When you miss the nail and slam you thumb with a hammer, it hurts. When you slip off a carrot and cut your thumb with a kitchen knife, it also hurts. But when your boyfriend tells you that the romance is over because he met someone else, it hurts a lot more. And when your mammie tells you that she wished she never had you, the hurt will scar you for life. Blue or sliced fingers will heal, but mental wounds like that often don’t. Even after we get happily married with three kids, it would still feel like salt is thrown on an open wound when we run into our old boyfriend. And when our mammie gets diagnosed with schizophrenia and cries for forgiveness, it would still feel like we were never good enough. The pain is real apparently, as the exact same part of our brain lights up when enduring physical and psychological pain. So a broken heart is practically as painful as a broken collar bone, but why? 

Rejection is what causes the pain, which comes in many forms. Our daddy running away when we were five, our best friend no longer wanting to hang out with us, or our boss showing us the door after twenty years of employment. I never experienced any of the latter, but I’m jobless right now and don’t get invited for interviews, which surely feels a bit like rejection. And I’ve met unattractive guys who showed no interest in me whatsoever. I’ve even given people who I didn’t like the opportunity to out hang with me, which they didn’t take. And then there is social media, where I’ve posted the most interesting stuff without getting the slightest bit of attention. Screw them, I’m better than that! But if that is really so, why does it still hurt? 

Most of us take rejection very personal, even though it often has nothing to do with us. We blame ourselves that daddy left, that our boyfriend was a cheating bastard, or that our best friend stopped replying to our messages. No job application ever seems good enough, which must mean we’re a failure. Because we can’t help feeling offended, we go into an internal search for our deficiencies. Rejection triggers a sense of self-loathing in us, which can cause self-destructive behaviour. Romantic rejection particularly impacts our self-esteem, and can even lead to self-harm. Some people might even turn to violence and drug abuse after years of enduring rejection, most commonly by their parents. But why is it that we punish ourselves, where others are to blame?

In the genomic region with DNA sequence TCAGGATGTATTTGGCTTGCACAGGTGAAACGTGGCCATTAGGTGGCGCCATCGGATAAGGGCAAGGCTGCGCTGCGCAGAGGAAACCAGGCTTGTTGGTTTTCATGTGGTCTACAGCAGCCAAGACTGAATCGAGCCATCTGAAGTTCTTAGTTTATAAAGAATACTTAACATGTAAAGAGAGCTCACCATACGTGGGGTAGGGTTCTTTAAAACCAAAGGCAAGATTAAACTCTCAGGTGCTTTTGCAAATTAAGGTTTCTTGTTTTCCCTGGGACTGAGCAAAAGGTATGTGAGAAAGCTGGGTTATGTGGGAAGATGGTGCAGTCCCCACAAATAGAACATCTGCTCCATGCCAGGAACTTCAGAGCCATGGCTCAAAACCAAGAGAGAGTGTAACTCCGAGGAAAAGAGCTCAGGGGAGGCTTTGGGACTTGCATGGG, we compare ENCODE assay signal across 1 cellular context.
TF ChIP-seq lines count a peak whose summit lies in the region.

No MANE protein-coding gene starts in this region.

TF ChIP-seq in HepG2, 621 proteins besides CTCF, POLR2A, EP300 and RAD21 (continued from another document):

Rejection doesn’t just impact our state of mind, but even our intelligence. Apparently, our IQ drops severely in the few minutes after we feel rejected, which influences our ability to reason, our decision making, and short-term memory. So we basically can’t think straight when we are rejected, because we feel so hurt. And we don’t just get hurt by people close to use, but by pretty much anyone. When a high school nerd tells us that our dress is unflattering, or a hobo comments on our body odour, or an alcoholic uncle laughs about our squeaky voice, it bothers us. Who the fuck are they to say, we tell them. Yet we will never wear that dress again, spray ourselves with perfume, and start lowering our voice. How do people like that even get to hurt our feelings?